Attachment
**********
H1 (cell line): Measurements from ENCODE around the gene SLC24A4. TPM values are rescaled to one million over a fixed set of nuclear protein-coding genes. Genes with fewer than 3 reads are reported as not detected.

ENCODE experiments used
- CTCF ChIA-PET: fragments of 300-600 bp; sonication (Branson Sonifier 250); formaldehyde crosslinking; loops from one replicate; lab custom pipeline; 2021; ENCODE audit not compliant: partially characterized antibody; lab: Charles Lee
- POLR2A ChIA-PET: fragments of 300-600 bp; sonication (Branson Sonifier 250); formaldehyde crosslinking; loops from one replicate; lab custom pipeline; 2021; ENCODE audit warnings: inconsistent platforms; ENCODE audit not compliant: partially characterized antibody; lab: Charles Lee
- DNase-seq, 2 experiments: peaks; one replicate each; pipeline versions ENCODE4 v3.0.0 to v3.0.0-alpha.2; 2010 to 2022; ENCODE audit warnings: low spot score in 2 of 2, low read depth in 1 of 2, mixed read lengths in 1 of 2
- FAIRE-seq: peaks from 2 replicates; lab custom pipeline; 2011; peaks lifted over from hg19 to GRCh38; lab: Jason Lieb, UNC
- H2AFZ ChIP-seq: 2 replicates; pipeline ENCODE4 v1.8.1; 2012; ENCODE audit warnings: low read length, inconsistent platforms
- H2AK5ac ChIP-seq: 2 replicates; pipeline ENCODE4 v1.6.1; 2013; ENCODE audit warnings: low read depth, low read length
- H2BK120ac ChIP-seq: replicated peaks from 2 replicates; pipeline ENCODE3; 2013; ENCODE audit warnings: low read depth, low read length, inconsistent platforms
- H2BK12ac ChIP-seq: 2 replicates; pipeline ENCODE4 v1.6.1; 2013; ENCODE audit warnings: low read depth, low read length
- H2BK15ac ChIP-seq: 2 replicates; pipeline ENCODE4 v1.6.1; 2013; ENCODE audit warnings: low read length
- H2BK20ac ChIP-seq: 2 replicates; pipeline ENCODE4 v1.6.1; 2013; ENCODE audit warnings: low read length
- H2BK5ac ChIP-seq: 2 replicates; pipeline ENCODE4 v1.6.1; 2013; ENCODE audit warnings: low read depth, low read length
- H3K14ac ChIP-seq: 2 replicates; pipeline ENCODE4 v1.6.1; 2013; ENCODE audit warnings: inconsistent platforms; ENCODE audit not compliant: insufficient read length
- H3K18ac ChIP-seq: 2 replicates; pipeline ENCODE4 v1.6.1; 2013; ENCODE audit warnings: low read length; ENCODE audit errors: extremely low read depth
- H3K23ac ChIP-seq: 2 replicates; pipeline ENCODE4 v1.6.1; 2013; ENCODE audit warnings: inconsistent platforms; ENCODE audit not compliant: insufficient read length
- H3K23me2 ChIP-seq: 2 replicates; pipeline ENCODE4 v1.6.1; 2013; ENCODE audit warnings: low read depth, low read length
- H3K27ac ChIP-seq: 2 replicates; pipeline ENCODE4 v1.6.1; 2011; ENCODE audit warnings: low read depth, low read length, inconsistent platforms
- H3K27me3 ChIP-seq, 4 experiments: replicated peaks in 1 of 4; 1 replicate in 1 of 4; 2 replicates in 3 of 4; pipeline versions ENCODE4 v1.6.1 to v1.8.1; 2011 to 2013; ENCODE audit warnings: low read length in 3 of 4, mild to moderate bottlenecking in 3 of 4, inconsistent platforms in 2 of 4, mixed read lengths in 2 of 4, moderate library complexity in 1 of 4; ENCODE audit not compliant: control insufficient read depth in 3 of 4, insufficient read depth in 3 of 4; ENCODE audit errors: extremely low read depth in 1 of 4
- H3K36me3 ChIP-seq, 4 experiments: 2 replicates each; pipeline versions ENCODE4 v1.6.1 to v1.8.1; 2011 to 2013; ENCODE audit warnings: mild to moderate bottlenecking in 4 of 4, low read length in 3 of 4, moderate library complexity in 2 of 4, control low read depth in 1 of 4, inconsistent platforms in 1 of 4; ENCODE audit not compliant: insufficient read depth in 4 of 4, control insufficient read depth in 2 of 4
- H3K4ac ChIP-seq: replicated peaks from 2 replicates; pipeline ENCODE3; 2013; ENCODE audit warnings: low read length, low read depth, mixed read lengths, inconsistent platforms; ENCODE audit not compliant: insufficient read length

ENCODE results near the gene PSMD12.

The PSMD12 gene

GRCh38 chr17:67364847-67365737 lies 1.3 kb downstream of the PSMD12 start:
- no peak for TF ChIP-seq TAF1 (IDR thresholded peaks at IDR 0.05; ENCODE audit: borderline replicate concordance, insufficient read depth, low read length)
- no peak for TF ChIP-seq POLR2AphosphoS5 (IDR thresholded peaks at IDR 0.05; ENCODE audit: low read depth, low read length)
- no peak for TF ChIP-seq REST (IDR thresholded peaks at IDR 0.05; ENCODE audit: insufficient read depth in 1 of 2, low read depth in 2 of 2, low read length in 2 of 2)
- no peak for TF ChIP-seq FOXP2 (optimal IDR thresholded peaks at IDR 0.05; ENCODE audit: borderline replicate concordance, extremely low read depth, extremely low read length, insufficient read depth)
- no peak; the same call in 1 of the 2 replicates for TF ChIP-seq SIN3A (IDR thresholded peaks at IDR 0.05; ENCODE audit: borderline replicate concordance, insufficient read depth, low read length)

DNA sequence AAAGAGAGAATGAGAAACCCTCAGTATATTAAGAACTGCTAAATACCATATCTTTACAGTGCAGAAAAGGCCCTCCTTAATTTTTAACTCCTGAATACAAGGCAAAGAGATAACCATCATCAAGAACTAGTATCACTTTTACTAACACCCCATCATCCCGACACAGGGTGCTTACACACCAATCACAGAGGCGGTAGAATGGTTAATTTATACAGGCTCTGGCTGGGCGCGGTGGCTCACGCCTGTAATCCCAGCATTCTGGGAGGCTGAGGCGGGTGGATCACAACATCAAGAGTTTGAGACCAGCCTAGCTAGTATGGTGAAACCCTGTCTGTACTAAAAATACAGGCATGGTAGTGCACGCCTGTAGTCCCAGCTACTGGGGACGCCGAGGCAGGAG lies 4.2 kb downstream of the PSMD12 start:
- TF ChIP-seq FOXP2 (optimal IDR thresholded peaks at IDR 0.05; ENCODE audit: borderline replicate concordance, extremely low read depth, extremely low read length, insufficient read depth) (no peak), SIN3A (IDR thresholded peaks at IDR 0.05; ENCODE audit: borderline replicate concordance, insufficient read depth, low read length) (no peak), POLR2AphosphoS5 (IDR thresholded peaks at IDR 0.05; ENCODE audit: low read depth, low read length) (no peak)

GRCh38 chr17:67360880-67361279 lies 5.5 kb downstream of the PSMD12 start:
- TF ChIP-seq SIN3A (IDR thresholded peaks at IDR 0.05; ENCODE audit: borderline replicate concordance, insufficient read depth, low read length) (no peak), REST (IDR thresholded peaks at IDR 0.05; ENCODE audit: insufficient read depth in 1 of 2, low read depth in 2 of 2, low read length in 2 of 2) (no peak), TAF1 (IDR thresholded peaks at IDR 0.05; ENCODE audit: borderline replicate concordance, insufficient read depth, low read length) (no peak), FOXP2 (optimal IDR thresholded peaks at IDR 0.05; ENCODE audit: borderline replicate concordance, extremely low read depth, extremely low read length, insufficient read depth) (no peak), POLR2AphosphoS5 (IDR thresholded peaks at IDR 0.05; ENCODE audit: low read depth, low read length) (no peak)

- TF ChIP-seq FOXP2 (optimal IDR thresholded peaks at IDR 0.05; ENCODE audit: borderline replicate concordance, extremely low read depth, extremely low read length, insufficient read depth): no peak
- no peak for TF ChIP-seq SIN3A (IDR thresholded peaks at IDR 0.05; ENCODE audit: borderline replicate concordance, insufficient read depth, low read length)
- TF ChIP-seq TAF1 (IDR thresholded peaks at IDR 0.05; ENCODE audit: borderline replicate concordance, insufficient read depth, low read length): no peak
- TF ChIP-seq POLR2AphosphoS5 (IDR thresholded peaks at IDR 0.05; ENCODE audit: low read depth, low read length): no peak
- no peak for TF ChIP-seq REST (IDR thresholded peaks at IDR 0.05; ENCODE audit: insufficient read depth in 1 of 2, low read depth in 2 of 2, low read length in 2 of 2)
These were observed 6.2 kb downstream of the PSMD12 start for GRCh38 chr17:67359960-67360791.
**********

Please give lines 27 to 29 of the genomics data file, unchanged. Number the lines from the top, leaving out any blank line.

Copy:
- no peak for TF ChIP-seq REST (IDR thresholded peaks at IDR 0.05; ENCODE audit: insufficient read depth in 1 of 2, low read depth in 2 of 2, low read length in 2 of 2)
- no peak for TF ChIP-seq FOXP2 (optimal IDR thresholded peaks at IDR 0.05; ENCODE audit: borderline replicate concordance, extremely low read depth, extremely low read length, insufficient read depth)
- no peak; the same call in 1 of the 2 replicates for TF ChIP-seq SIN3A (IDR thresholded peaks at IDR 0.05; ENCODE audit: borderline replicate concordance, insufficient read depth, low read length)